I can't wait until 2021 when these drives are available!
  • 7 Hide
    ansemx324 , October 18, 2011 1:26 PM
    Very true, but I don't think it would be less reliable than today's drives. From what I've gained from from this article, one bit of information is stored on several different grains, so if any one of those grains is messed up, then the data is messed up.
    Here the data is on one grain (so only 1 point of failure rather than several), so maybe its more reliable? That's my logic anyway...
  • 5 Hide
    Anonymous , October 18, 2011 1:27 PM
    Will it rust?
  • -3 Hide
    nikorr , October 18, 2011 1:29 PM
    ansemx324Very true, but I don't think it would be less reliable than today's drives. From what I've gained from from this article, one bit of information is stored on several different grains, so if any one of those grains is messed up, then the data is messed up.Here the data is on one grain (so only 1 point of failure rather than several), so maybe its more reliable? That's my logic anyway...

    In ten years u could have 24GB as well.
  • -5 Hide
    nikorr , October 18, 2011 1:30 PM
    In ten years u could have 24TB as well.
  • -3 Hide
    nikorr , October 18, 2011 1:31 PM
    dane1234Will it rust?

    U need to keep it away from the moose.
  • -4 Hide
    ansemx324 , October 18, 2011 1:49 PM
    nikorrU need to keep it away from the moose.


    And you* the keyboard AND mouse*.

    @dane1234, I appreciate the joke haha
  • 3 Hide
    bourgeoisdude , October 18, 2011 1:52 PM
    "In addition to the higher capacity, the IMRE also reveals that the new method can be added to existing lithography processes thanks to a secret ingredient: tablet salt."

    I knew iPads were good for something :) 
  • 17 Hide
    _Cubase_ , October 18, 2011 1:59 PM
    Another would-be-if-it-could-be-maybe technology that, for the moment, should be taken with a grain of salt.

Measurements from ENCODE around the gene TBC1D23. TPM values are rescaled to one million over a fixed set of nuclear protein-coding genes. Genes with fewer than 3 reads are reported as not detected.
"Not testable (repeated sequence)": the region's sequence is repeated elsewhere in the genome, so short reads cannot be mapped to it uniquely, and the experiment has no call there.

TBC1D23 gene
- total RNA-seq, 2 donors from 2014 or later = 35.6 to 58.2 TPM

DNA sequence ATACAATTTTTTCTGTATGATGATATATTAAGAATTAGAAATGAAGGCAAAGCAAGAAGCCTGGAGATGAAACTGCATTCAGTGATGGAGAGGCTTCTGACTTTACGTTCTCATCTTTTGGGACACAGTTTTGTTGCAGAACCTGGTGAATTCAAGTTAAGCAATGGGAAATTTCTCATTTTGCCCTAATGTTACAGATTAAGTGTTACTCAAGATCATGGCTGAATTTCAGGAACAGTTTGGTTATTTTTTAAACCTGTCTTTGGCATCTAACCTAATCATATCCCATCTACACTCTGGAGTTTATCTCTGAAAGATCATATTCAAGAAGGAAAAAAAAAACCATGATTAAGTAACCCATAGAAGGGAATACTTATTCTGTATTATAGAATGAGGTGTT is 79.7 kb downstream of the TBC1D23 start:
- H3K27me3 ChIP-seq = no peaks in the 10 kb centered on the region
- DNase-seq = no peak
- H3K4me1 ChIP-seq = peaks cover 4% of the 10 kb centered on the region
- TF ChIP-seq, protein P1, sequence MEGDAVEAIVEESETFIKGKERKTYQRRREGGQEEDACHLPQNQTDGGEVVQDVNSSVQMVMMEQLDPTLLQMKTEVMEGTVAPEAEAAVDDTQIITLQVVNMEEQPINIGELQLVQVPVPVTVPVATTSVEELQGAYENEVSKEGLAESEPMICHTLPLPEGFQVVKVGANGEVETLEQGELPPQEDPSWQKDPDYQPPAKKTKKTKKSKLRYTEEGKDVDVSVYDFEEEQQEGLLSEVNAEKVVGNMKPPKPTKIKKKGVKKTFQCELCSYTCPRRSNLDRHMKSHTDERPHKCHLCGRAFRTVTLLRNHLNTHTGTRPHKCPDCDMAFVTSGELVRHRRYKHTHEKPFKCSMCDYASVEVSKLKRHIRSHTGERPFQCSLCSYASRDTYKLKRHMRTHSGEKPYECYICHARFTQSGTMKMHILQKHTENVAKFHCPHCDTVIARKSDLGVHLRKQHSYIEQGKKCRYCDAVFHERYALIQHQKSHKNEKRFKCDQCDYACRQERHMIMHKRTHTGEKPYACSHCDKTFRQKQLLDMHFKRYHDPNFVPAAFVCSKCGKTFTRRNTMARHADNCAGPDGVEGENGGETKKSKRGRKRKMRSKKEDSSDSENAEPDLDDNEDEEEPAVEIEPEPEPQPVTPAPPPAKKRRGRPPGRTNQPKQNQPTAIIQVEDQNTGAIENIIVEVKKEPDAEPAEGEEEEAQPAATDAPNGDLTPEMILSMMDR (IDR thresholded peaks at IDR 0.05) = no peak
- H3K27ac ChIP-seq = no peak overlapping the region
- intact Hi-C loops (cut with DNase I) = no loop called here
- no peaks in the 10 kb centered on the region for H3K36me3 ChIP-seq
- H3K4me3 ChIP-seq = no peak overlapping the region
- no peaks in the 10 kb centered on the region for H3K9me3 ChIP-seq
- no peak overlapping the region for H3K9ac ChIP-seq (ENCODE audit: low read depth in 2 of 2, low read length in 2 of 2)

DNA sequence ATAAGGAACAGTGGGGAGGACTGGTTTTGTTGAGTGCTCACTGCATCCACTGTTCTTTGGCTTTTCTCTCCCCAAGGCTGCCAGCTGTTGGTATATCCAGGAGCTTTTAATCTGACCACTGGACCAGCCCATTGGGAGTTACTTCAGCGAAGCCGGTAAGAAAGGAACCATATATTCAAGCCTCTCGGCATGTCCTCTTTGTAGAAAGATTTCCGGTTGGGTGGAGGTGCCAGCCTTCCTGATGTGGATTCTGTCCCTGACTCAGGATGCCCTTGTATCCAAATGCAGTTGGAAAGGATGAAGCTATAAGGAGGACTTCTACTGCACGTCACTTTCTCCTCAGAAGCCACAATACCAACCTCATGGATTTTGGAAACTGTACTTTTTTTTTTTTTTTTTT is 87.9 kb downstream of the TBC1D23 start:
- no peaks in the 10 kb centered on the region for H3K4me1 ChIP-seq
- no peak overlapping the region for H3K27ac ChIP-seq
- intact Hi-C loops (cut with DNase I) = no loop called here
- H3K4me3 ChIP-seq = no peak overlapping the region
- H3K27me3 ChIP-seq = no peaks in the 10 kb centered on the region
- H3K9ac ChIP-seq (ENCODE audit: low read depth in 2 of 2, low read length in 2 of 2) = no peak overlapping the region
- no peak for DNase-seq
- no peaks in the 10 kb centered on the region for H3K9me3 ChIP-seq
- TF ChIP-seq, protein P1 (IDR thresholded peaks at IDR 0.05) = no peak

• 6 Hide
    Rizlla , October 18, 2011 2:11 PM
    In Ten years? By that time everyone will probably be using SSD drives, as their prices would have dropped a lot by then and their sizes increased.
  • 9 Hide
    rottingsheep , October 18, 2011 2:18 PM
    this will drive up the prices of salt!
  • 14 Hide
    Thunderfox , October 18, 2011 2:24 PM
    Just think about all the... home movies... you could fit on there... yeah... so many home movies...
  • 3 Hide
    dextermat , October 18, 2011 2:24 PM
    Nice, but they need to get HD's more reliable: whether it's SSD or not.

    because losing all that data would really sucks.
  • 2 Hide
    silverblue , October 18, 2011 2:25 PM
    rottingsheepthis will drive up the prices of salt!

    I doubt it. It's such a tiny amount on the grand scheme of things.
  • 3 Hide
    ravewulf , October 18, 2011 2:38 PM
    Good ol' NaCl :) 
  • 10 Hide
    jaysbob , October 18, 2011 2:46 PM
    somehow, someway, Apple is going to find a way to sue the pants off these people for patent infringement.
  • 1 Hide
    CoffeeDrinker , October 18, 2011 2:48 PM
    rottingsheepthis will drive up the prices of salt!



    Hehehehehe, Nice one dude. LMAO
  • 3 Hide
    hoof_hearted , October 18, 2011 3:37 PM
    Salt Lake City is the new Silicon Valley.

    As for the grains debate. I don't believe these grains are used in the discrete fashion being debated. I think it is more of an analog threshold type thing for the cluster/grain as a unit.